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Turns Out Trump’s 6th Circuit Pick has an Alter-Ego That’s a Super-Conservative Blogger


Remember how we were all, “well that could have been worse” when President Donald Trump nominated Neil Gorsuch to the Supreme Court? Well, just look to Trump’s nominee for the Sixth Circuit, John K. Bush. Bush is a Harvard Law School grad and partner at Bingham Greenebaum Doll (which is fine), but he’s also a super-conservative blogger (which is less fine, at least for a judge).

Bush uses the pen name “G. Morris” in his 400+ posts on his wife’s blog Elephants in the Bluegrass. In those posts, Bush calls for the repeal and replacement of the Affordable Care Act, opposes public financing of political campaigns, and wrote that the two greatest tragedies in the United States were slavery and abortion. And he hates the landmark defamation case, Times v. Sullivan. Oh, and he also called U.S. Sen. Ted Cruz “a sore loser.” No wonder Trump likes him.

Other fun Bush-as-Morris tidbits include references to “the mindless message of Obama’s supporters,” and a statement that we should “call Senator Barack Obama the new Monica Lewinksy.”

Bush is the co-chair of his firm’s litigation section and is a prominent figure in his local Federalist Society. His writing is well-crafted, and occasionally, even well thought-out—and I invite him to stay squarely in front of his laptop. Bush is an ardent Trump supporter, and an even more ardent strict-constructionist. In some cases, Bush may even stand out as a solid conservative intellectual. And that’s all well and good. Just not for a federal judge.

First, there’s the issue with Bush’s having used a pseudonym in his blogging. He disclosed his online identity only after he was nominated, when he was legally required to do so in a Senate Judiciary questionnaire. So that’s a little sketchy.

But here’s the real problem: this guy doesn’t look like he has any intention of being neutral. He’s diametrically opposed to anything that could be deemed “liberal.” Reminder, guys. This isn’t how judges are supposed to think. They can certainly have their own opinions, but it’s highly inappropriate for a federal judge to become a zealot the minute he sheds his robes.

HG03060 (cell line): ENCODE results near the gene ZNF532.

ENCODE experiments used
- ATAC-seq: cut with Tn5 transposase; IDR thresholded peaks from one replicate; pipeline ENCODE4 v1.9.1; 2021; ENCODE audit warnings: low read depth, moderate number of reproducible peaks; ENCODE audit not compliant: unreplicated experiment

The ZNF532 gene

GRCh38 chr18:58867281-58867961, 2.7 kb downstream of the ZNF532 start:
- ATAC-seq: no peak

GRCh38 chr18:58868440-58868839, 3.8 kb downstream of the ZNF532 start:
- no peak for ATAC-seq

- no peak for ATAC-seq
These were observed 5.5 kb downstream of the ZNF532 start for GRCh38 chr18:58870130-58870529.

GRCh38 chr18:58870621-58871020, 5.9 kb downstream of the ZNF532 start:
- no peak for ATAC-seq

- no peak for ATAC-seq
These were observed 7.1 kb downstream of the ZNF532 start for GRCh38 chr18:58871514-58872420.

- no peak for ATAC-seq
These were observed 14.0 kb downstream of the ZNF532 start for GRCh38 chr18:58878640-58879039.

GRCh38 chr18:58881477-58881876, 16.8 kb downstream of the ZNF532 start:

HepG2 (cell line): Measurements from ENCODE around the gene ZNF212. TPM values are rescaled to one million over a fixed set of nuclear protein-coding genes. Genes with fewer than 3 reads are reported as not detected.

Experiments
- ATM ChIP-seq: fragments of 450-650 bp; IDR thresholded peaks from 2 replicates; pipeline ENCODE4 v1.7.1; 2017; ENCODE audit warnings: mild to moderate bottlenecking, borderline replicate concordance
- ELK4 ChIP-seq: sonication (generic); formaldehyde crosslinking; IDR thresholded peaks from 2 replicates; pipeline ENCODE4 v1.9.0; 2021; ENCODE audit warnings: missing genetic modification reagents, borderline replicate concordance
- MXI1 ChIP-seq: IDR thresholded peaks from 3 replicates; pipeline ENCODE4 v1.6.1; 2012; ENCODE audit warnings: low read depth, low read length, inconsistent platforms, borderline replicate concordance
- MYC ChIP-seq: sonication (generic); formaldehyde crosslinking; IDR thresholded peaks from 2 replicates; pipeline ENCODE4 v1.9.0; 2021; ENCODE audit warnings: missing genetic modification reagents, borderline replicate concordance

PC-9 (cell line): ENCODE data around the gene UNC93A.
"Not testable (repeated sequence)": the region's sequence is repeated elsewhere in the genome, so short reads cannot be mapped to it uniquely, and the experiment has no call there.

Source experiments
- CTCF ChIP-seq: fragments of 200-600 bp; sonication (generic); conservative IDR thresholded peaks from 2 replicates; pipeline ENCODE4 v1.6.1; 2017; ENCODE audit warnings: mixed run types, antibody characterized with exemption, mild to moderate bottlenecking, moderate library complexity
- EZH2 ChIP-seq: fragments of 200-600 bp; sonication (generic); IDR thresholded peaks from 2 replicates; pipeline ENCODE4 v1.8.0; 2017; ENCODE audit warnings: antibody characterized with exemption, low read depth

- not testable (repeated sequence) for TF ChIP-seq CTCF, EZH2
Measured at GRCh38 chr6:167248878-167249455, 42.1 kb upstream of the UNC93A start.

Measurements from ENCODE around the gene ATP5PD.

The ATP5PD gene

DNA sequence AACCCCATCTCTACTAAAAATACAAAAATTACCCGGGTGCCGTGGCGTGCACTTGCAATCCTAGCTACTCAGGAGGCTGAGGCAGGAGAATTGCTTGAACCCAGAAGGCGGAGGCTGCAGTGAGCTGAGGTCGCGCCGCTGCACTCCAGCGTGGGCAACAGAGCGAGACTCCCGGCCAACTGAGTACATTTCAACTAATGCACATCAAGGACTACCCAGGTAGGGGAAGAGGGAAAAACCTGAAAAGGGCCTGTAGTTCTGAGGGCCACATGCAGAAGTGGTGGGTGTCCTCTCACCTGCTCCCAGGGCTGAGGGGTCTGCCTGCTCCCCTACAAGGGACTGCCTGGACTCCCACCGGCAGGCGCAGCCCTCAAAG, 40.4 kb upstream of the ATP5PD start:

During Justice Gorsuch’s confirmation hearing, he was asked time and time again about hot-button political issues. Each time, Gorsuch deftly deflected the questions, always returning to his promise to approach each case on its own merits and without prejudgment. Sixth Circuit judges owe no lesser duty to the bench or the Constitution. Could we picture Neil Gorsuch, or even Antonin Scalia admitting to having a hyperconservative alter-ego in the blogosphere? What about Ruth Ginsburg or Elena Kagan? Yeah, no. Bush isn’t that wise Facebook friend of yours who raises thought-provoking points; he’s more like the one who posts awkwardly-photo-shopped Clinton memes in all caps that uses “you’re” instead of “your.” There’s a place for tunnel-visioned political ideologues –but that place isn’t on the bench.

[Image via Dmitry Tishchenko/Shutterstock]

This is an opinion piece. The views expressed in this article are those of just the author.

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Elura is a columnist and trial analyst for Law & Crime. Elura is also a former civil prosecutor for NYC's Administration for Children's Services, the CEO of Lawyer Up, and the author of How To Talk To Your Lawyer and the Legalese-to-English series. Follow Elura on Twitter @elurananos